National Geographic : 1968 Jan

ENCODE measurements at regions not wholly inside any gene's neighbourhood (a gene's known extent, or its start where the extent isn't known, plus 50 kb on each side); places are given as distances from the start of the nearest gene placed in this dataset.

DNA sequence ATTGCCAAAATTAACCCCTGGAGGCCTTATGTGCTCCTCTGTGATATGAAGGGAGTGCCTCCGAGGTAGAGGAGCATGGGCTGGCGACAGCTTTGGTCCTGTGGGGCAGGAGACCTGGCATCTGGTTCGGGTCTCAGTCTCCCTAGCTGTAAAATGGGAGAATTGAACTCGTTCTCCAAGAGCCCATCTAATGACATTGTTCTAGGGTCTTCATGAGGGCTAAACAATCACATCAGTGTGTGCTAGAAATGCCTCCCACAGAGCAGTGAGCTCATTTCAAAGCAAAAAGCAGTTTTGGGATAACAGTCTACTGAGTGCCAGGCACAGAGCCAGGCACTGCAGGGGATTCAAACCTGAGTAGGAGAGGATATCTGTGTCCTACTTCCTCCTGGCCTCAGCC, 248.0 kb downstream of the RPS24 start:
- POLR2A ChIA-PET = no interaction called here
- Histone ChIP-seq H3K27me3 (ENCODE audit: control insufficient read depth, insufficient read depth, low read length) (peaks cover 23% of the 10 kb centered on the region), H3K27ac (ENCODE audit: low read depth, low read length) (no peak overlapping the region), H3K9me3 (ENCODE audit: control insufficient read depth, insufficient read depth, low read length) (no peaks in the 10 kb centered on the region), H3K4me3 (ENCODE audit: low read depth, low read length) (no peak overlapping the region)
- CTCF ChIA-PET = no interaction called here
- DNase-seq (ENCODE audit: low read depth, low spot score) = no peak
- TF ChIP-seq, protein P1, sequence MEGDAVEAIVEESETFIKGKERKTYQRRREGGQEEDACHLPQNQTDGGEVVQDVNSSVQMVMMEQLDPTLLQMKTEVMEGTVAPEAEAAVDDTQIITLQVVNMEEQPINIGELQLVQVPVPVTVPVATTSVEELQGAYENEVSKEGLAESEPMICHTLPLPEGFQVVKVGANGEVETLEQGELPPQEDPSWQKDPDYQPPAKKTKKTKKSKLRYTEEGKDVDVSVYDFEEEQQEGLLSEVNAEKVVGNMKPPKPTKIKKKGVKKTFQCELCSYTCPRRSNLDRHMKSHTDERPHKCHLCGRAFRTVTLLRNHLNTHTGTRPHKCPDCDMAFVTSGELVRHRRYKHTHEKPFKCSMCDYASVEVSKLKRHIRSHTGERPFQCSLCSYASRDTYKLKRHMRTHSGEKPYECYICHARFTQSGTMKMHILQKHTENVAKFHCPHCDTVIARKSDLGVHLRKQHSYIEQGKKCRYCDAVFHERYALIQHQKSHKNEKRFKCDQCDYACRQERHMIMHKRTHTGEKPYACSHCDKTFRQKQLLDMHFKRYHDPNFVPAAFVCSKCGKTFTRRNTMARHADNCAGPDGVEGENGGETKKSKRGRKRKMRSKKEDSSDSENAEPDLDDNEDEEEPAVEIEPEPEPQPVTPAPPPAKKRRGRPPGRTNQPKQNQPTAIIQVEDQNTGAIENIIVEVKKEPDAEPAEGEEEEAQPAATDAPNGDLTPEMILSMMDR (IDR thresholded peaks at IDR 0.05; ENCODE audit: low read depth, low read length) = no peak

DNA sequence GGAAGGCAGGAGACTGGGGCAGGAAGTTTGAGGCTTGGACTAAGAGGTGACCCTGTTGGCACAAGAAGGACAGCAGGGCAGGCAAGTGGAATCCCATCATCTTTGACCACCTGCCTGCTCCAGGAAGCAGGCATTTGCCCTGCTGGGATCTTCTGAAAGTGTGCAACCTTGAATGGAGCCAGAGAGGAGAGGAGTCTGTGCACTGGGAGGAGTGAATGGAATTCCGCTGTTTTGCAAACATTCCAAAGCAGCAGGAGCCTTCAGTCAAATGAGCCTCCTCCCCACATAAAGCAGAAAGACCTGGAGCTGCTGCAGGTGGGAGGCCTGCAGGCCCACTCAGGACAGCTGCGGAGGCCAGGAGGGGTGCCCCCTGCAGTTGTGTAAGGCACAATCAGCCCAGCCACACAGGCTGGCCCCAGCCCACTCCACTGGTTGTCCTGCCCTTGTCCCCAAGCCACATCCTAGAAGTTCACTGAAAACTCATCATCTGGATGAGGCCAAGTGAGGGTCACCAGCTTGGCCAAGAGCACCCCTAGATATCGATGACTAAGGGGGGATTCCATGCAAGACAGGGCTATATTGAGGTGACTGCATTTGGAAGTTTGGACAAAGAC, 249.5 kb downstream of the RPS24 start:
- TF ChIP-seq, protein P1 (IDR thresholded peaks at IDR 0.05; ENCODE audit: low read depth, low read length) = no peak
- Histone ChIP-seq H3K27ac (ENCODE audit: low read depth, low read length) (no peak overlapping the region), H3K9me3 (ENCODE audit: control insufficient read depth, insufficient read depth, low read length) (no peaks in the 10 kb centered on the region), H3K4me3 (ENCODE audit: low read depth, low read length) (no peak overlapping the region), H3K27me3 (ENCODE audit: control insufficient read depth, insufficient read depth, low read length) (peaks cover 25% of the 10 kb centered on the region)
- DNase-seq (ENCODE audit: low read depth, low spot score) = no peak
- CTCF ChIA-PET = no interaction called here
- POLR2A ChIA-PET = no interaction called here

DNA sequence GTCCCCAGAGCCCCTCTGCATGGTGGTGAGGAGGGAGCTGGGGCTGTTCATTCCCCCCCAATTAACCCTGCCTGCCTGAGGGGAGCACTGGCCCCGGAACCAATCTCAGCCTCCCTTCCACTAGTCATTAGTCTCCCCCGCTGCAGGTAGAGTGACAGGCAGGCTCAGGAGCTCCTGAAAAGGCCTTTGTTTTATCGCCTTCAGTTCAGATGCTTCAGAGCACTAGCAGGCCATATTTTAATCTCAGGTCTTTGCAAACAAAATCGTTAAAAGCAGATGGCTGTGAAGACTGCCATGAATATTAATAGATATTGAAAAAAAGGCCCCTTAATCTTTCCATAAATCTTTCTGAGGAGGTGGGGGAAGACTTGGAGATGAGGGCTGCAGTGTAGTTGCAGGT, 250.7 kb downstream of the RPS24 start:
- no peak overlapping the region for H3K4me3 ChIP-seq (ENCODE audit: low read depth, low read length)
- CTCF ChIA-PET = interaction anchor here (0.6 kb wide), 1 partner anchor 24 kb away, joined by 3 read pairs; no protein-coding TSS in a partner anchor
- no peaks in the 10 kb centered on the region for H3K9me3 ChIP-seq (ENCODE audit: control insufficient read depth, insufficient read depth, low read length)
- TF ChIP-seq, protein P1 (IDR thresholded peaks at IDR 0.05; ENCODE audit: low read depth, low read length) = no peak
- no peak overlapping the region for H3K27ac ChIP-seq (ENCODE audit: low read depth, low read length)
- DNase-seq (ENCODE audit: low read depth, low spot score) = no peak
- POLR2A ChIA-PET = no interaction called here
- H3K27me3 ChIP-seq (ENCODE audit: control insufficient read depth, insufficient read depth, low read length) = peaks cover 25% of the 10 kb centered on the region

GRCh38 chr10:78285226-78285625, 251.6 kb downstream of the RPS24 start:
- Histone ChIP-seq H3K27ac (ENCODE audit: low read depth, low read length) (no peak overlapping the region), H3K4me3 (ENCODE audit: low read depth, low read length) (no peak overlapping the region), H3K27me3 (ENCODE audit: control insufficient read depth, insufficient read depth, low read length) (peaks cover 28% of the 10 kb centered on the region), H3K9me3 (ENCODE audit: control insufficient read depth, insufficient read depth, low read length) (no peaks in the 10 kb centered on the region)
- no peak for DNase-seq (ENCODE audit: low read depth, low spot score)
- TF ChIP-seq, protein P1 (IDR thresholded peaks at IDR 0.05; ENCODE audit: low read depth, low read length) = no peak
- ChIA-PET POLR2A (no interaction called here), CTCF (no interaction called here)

Pashtoon, vice governor of the province. He sketched a route across the Dasht-i-Margo. "This wasn't always a desert," he told us. "When Alexander came through, it was prob ably one of the more fertile regions of Afghan istan. There were canals everywhere. Then came Genghis Khan, 15 centuries later. His Mongols ravaged the area, filled in the canals, massacred the population, and the sand took over. You'll see dozens of ruined cities along your way." Those ruined cities were our signposts across the Dasht-i-Margo. The first of them appeared about midafternoon, shimmering in the heat haze. From a distance the city looked intact, gates open as if to welcome a caravan. But as we approached, the grand walls be came a weather-seamed mass of mud bricks. We camped beside the walls, but in this profound stillness sleep would not come. Sleep can be elusive when you camp among the ghosts of Genghis Khan's victims. Mountains Block Pursuit of Bessus Reaching Afghanistan's Kabul Valley in December, Alexander found his pursuit of the usurper Bessus blocked by snow-mantled mountains higher than any he had ever seen. He decided to await spring before crossing the 11,650-foot Khawak Pass.